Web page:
#1 in my definitive ranking of David Lynch’s films.
This is the black sheep of David Lynch’s filmography. Even Dune doesn’t stick out as much as this because that still feels distinctly Lynchian in all of its deeply flawed glory. There’s a single sequence that feels like the work of the man who made Eraserhead and Lost Highway, and it’s integrated so well into the quiet tale of an old man on one final trip to visit his dying brother that it never sticks out. This feels like, to a certain degree, Lynch’s The Age of Innocence, a movie that feels out of his wheelhouse but he demonstrates he can handle with extreme tact and skill. It might also be my favorite movie he’s made.
Based on the real story of Alvin Straight who drove more than two hundred miles from Iowa to Wisconsin to visit his estranged brother on a lawnmower the entire way, taking about six weeks to make the journey. Portrayed by Richard Farnsworth, Alvin is a well of experience and deep feeling, barely able to walk, blind enough to fail any driving test, and angry for ten years over an argument with his brother Lyle (the real brother’s name was Henry) that he can’t remember the specifics of. When he receives word that Lyle has suffered a stroke, Henry decides that the only thing he can do is go, and he has to go on his own. He hitches a trailer up to his old red lawnmower which breaks down a few miles out of town, and he’s forced to buy a newer John Deere in order to make the trip.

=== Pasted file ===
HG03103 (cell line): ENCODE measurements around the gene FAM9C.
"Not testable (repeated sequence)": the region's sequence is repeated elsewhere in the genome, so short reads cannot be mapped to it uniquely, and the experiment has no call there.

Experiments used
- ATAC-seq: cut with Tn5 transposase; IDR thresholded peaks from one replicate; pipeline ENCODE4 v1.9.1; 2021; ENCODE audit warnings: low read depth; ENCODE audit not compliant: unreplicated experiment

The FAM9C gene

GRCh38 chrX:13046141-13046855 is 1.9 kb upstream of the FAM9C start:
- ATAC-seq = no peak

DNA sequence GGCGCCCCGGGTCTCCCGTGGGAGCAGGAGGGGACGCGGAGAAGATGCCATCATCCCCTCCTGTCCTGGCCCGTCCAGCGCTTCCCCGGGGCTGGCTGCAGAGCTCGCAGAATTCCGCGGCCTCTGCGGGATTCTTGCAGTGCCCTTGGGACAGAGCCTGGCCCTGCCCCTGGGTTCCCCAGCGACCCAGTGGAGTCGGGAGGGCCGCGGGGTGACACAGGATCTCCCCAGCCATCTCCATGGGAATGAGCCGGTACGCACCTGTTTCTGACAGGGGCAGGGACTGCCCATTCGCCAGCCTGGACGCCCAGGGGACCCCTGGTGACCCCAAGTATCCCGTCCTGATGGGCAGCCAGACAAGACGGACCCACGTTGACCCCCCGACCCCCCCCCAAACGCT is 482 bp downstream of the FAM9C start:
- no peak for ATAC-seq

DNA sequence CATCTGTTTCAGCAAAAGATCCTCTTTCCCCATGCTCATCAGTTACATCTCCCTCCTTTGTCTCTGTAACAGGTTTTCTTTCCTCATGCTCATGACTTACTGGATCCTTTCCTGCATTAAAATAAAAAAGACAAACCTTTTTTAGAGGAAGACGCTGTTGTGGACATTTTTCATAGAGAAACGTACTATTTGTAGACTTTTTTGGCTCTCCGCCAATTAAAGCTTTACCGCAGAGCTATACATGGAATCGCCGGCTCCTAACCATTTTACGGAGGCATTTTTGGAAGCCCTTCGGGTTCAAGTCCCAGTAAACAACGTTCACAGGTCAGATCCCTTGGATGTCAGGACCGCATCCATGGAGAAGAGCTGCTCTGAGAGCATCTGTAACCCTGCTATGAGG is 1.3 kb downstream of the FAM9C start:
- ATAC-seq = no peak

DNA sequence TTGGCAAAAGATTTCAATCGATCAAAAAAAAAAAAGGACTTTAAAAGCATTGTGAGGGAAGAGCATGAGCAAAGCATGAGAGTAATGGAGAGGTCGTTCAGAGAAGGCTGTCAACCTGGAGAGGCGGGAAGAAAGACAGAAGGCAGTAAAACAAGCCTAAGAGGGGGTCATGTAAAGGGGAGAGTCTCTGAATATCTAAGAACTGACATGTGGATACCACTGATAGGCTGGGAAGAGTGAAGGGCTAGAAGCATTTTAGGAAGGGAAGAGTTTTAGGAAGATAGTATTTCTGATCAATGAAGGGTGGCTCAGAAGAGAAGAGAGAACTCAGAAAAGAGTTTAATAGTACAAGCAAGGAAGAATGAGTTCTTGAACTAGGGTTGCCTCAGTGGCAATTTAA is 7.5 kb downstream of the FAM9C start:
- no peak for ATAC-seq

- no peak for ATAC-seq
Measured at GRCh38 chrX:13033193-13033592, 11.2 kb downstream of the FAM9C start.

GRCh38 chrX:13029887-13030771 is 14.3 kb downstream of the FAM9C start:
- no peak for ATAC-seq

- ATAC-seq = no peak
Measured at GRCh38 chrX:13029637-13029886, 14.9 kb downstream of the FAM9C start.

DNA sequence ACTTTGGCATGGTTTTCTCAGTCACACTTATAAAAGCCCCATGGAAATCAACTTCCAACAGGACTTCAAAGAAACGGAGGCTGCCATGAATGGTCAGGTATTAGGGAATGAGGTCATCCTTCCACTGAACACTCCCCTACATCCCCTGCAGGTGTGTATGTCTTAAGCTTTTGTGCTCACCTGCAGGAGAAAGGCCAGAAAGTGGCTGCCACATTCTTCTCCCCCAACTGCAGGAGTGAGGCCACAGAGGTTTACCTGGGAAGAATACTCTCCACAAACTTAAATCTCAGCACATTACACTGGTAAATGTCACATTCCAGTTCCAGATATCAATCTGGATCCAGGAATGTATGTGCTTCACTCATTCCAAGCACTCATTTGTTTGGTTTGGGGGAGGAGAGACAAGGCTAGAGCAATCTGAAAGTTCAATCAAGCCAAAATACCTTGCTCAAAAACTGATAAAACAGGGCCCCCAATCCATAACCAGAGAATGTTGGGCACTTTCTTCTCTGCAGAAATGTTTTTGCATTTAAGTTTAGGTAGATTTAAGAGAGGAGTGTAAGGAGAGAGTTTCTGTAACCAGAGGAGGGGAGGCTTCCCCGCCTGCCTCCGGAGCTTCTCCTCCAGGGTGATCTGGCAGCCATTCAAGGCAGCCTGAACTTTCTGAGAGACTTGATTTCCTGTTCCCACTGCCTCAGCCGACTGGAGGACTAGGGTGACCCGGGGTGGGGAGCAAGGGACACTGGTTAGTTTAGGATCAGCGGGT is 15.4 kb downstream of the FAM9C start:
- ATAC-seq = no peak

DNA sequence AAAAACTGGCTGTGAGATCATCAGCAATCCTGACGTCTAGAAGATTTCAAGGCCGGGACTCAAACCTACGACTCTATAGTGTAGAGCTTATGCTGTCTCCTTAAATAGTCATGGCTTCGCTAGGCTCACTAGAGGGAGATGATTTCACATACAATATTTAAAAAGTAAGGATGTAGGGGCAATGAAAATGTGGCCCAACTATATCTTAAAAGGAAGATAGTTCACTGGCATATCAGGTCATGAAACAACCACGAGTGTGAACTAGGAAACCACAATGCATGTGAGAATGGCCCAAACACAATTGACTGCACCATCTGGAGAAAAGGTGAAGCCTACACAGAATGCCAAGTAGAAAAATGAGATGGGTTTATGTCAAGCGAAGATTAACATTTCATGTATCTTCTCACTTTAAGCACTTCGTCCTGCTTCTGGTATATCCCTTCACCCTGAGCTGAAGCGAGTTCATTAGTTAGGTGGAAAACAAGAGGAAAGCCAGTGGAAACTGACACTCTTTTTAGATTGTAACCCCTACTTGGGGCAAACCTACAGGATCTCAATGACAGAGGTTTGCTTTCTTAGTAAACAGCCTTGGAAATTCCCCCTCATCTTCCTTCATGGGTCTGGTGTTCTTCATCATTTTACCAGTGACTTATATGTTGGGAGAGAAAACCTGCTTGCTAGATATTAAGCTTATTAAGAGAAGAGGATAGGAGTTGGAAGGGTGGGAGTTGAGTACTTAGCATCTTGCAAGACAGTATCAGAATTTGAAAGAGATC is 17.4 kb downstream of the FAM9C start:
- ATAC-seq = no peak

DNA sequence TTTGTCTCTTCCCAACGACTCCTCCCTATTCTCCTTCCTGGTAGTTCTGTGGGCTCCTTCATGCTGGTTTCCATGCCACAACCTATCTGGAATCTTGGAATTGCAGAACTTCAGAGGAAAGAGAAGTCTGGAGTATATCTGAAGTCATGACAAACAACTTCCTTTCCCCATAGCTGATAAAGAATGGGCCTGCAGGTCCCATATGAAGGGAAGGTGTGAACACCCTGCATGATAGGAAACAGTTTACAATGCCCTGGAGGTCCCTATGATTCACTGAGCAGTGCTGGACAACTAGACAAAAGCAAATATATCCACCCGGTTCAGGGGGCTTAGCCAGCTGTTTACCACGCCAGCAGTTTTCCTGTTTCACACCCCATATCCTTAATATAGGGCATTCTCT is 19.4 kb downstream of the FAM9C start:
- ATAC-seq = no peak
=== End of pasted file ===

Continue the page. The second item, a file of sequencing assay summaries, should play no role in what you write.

This is a road movie, and it’s interesting how it’s structured. The people he meets get progressively older as he goes. The first is a young girl running away from home because she’s secretly pregnant. Using some homespun wisdom about family, he convinces her to go back home. He encounters a group of cyclists as they zoom past him on the road. Meeting up with them at their camp later, they cheer him for arriving and he tells them that worst part of growing old is remember being young. He witnesses a women driving alone who rams straight into a deer. She is beyond distraught because she runs into one a week, killing them all, and she loves deer. Alvin takes the deer, cooks it, and mounts the antlers on his trailer.
This being a road picture, all of these seemingly unrelated events tie intimately to Alvin himself, the main character. As he goes, interacting with these people, we can sense the deep regret hiding just under the surface as he talks about family, youth, and uncontrollable events. Most of the time, though, he’s chugging along on the side of the road, alone, and when his transmission fails down a hill and he nearly crashes into a burning building being used for firefighter practice. This small sequence is where the movie is most traditionally Lynchian with a montage of fire dominating the screen while Alvin struggles to control his lawnmower and the soundtrack dominates with sounds of burning. This isn’t just a sequence to by flashy in a largely unflashy movie, this is Alvin facing his mortality and the potential of Hell that could await him.